EU to mull Russian oil embargo with Biden set to join talks

Moscow has warned that EU sanctions on Russian oil could prompt it to close a major gas pipeline to Europe. PHOTO: REUTERS

BRUSSELS (REUTERS) - EU foreign and defence ministers meet on Monday (March 21) to discuss imposing further sanctions on Moscow, especially whether to impose an oil embargo on Russia over its invasion of Ukraine.

The foreign ministers of at least two countries, Ireland and Lithuania, said the EU should target Russia's lucrative energy sector.

Trying to force a Russian military withdrawal, the European Union and its Western allies have already imposed a panoply of sanctions including freezing the Russian central bank’s assets.

The humanitarian crisis in the port city of Mariupol, where residents are besieged with little food, water and power, is increasing pressure on European leaders to toughen sanctions on Moscow.

“Looking at the extent of the destruction in Ukraine right now it’s very hard to make the case that we shouldn’t be moving in on the energy sector, particularly oil and coal,” Irish Foreign Minister Simon Coveney said as he arrived at the meeting being held in Brussels.

“It’s unavoidable we start talking about the energy sector, and we can definitely talk about oil because it is the biggest revenue to Russia’s budget,” Lithuanian Foreign Minister Gabrielius Landsbergis said as he arrived at the same meeting.

The credibility of the West was on the line, he said.

“We cannot get tired of imposing sanctions, we cannot get tired of bringing assistance and help to Ukraine,” he said.

US President Joe Biden arrives in Brussels on Thursday for summits with Nato’s 30 allies, the EU, and in a Group of Seven (G7) format including Japan, designed to harden the West’s response to Moscow.

The Kremlin has so far not been moved to change course in Ukraine by four rounds of EU sanctions imposed over the past three weeks, including on 685 Russians and Belarusians and on Russian finance and trade.

A fifth round of sanctions will include adding more names to the EU blacklists. But the economically toughest choice is whether to target Russian oil, as the United States and Britain have done, given the 27-nation EU’s dependence on Russian gas for energy.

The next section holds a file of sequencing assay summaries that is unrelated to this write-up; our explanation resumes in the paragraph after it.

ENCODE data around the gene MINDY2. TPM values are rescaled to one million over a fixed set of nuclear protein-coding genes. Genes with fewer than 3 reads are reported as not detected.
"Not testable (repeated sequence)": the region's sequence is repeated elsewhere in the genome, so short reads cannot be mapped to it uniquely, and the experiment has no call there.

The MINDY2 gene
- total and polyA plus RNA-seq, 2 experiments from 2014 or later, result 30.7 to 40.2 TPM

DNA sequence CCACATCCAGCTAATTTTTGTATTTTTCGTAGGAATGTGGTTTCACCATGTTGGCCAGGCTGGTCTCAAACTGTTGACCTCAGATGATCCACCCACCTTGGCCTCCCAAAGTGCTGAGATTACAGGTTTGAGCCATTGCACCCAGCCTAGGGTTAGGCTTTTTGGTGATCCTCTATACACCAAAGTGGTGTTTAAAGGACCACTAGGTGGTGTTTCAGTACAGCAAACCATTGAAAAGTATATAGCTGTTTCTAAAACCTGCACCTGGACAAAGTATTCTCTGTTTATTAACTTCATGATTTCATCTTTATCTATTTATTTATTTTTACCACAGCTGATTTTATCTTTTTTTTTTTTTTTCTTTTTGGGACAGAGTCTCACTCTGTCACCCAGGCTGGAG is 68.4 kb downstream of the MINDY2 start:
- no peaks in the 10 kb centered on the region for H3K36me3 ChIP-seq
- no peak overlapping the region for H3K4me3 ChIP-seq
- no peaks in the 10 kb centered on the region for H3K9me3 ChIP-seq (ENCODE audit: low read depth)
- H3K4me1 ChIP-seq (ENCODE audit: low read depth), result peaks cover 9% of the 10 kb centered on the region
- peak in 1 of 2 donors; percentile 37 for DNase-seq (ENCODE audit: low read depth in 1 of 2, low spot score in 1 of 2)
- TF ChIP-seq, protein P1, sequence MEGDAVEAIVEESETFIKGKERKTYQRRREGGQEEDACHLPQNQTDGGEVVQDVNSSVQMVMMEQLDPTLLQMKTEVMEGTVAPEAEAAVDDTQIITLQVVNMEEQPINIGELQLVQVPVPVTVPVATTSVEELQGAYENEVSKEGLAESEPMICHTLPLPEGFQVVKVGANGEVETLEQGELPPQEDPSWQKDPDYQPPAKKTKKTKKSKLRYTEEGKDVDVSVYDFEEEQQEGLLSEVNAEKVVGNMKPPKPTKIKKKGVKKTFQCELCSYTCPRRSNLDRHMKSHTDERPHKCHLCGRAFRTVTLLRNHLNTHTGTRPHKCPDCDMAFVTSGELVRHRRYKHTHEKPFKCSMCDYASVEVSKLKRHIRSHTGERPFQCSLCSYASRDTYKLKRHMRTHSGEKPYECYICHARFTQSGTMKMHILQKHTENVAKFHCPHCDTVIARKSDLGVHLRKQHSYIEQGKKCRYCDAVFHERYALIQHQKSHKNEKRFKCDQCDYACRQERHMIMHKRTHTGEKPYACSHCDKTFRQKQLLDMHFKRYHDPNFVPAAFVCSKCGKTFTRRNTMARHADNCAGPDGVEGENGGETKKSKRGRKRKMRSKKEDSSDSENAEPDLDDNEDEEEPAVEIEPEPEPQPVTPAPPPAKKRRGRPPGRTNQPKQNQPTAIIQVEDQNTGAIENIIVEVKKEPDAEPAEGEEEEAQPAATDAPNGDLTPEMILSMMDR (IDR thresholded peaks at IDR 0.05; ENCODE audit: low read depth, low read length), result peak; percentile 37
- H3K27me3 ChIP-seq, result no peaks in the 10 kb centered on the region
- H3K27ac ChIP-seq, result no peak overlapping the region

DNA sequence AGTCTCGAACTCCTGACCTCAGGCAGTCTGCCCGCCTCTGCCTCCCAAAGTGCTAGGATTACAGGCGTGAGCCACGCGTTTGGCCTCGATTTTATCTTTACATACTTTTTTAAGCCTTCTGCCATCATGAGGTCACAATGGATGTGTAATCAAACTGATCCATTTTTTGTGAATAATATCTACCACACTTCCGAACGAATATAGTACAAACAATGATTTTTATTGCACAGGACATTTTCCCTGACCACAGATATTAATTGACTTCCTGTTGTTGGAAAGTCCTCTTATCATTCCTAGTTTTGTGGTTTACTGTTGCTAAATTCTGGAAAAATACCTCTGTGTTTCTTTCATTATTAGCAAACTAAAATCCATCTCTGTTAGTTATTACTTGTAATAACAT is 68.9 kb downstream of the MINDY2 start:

Diplomats told Reuters that Baltic countries including Lithuania are pushing for an embargo as the next logical step, while Germany is warning against acting too quickly because of already high energy prices in Europe.

Bulgaria, which is almost completely dependent on gas supplies from Russia's Gazprom, has said it might seek an opt-out.

Bulgaria's sole oil refinery is owned by Russia's Lukoil and provides more than 60 per cent of the fuel used in the Balkan country.

As the EU defence and foreign ministers met in Brussels, the Kremlin said Europe would be hit hard in the event of an embargo on Russian oil, striking the continent's energy balance, but would not affect the US.

It warned that EU sanctions on Russian oil could prompt it to close a gas pipeline to Europe.

“Such an embargo would very seriously impact the global oil market, very badly impact energy balance on the European continent,” Kremlin spokesperson Dmitry Peskov told reporters on a daily conference call.

“Americans would remain as they are and would feel much better than Europeans (in the event of oil embargo). This would be hard for Europeans – such a decision would hit everyone,” Peskov said.

Russia invaded Ukraine on Feb 24. Mr Putin has called Russia's actions a "special operation" meant to demilitarise Ukraine and purge it of what he sees as dangerous nationalists. Ukraine and the West say Mr Putin launched an aggressive war of choice.

France says 'no taboos' on sanctions 

All EU sanctions decisions require consensus. France, which heads the EU's six-month presidency, will likely prove crucial.

President Emmanuel Macron has said that if the situation worsens in Ukraine - where thousands have been killed, more than five million people have been displaced and some cities devastated by shelling - there should be no "taboos" in terms of sanctions.

"These sanctions are meant to force President Putin into a new calculation," a French presidency official said.

"Among our partners and among the countries trading with Russia, there are some who are more sensitive on the issue of oil and gas. Nevertheless, the President (has) said there is no taboo."

Elsewhere, Dutch Prime Minister Mark Rutte said on Monday EU countries still largely depend on Russian oil and gas for their energy supply and can’t simply cut themselves off on short notice.

“Too many refineries in the eastern and western part of Europe still completely depend on Russian oil and with gas it’s even worse”, Rutte told reporters after a meeting with Lithuanian President Gitanas Nauseda in Vilnius.

“We have to deleverage that dependency. We need to do it as speedily as possible, but we can’t do this tomorrow.”

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